Harriet Ware, the store's senior bookseller, said, "Daisy was here for a couple of years and was great, a really friendly bookseller, she loved her job. She worked Saturday, Sunday and Monday and she was our best weekender, very reliable and very happy. We knew she was writing on the side of her job, it was something she talked about. It's been wonderful to see her success this year, and see someone you know do so well. It's a really good book and it's really great to see her do so well. Often booksellers make good writers--they have wider knowledge of how books sell and what customers want." Ware added that the staff is looking forward to championing the novel over the next few months.


AuthorBuzz for the Week of 03.18.19


NCIBA Donates Trade Show Galleys to Calif. Wildfire Survivors

The show floor at NCIBA

For the second year in a row, the Northern California Independent Booksellers Association has donated galleys and other printed material left over from its annual trade show to survivors of wildfires in Northern California.

Angela Cozad, who's been in the book business for 30 years and owns Real Books, a mobile bookstore based in Fairfield, managed the donations. Last year Cozad gathered four pallets of printed material and donated them to the Free Bookmobile of Sonoma County in Santa Rosa, which then distributed the ARCs to schools and evacuation centers affected by the Tubbs Fire. This year Cozad gathered another four pallets or so of galleys and took them to evacuation centers and temporary schools in Butte County, to be given to survivors of the Camp Fire.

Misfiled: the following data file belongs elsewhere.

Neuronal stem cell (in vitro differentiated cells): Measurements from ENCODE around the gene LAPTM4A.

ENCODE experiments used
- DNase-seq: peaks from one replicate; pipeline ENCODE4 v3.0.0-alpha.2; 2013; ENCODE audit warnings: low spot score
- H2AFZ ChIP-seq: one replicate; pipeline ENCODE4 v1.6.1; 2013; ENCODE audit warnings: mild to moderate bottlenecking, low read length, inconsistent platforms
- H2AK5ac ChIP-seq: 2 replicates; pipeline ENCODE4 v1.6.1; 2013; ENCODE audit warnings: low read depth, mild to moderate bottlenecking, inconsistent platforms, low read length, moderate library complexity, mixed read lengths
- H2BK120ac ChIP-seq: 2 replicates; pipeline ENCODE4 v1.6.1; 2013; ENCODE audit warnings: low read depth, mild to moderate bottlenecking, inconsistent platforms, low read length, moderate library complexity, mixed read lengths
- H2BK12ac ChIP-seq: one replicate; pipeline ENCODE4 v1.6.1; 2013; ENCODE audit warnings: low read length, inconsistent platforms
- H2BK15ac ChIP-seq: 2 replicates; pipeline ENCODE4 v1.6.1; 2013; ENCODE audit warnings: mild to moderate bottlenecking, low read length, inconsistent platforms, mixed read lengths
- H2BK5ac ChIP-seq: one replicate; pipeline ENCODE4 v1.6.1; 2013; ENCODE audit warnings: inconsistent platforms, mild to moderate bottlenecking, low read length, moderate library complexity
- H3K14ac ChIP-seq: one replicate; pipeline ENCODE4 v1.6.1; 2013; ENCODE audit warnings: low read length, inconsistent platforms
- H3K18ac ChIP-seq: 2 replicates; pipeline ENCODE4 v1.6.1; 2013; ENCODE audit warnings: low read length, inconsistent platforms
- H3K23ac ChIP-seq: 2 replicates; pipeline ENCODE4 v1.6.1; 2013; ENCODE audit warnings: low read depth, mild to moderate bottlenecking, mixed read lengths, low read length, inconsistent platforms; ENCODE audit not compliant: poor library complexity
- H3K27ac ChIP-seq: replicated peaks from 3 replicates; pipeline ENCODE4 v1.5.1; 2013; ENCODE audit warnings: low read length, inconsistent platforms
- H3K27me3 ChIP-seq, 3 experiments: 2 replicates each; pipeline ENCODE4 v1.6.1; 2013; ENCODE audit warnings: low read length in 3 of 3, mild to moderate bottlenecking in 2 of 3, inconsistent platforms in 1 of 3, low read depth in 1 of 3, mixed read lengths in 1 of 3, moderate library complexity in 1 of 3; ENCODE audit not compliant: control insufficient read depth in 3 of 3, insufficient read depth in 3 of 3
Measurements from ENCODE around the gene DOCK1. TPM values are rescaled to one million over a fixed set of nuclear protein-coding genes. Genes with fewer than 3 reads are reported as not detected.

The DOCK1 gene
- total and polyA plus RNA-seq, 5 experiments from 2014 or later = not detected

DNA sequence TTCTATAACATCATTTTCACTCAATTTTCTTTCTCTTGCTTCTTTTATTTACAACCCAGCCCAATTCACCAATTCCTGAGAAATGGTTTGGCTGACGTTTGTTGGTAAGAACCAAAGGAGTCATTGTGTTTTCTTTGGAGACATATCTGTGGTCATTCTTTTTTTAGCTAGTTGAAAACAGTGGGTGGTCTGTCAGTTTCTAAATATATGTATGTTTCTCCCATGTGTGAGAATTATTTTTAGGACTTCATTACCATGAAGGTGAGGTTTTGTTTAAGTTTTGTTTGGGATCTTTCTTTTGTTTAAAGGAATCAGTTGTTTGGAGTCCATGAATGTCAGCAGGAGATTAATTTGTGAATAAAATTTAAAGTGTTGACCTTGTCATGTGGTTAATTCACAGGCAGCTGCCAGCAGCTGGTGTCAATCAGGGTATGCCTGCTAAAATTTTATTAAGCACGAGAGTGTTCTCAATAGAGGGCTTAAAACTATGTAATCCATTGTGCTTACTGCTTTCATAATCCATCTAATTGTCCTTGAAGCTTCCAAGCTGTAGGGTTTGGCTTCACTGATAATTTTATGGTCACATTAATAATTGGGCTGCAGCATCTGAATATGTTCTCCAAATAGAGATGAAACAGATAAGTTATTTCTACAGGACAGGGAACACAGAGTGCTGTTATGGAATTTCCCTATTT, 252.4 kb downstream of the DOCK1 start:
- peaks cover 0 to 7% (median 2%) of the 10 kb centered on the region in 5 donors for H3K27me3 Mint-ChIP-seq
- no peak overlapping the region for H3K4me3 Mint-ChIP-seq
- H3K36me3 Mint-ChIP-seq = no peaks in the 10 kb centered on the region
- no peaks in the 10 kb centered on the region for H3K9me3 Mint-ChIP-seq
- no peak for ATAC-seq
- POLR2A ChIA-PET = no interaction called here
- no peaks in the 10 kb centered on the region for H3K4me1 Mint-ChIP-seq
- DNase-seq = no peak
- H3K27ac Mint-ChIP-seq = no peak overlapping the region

Cozad explained that the sheer amount of waste in the industry, especially at trade shows, has always been a pet peeve of hers, and that she eventually decided to do something about the leftover galleys. In years past, she would usually take them to places like prisons, hospitals, cancer centers or pediatric hospitals, and she would be careful to not "flood the market" with advance copies of major upcoming books, to avoid hurting local indies.

"I would love to see more trade shows find outlets for that," she said. "I think it's a win-win-win."


G.P. Putnam's Sons: If You Want to Make God Laugh by Bianca Marais


Obituary Note: Ricky Jay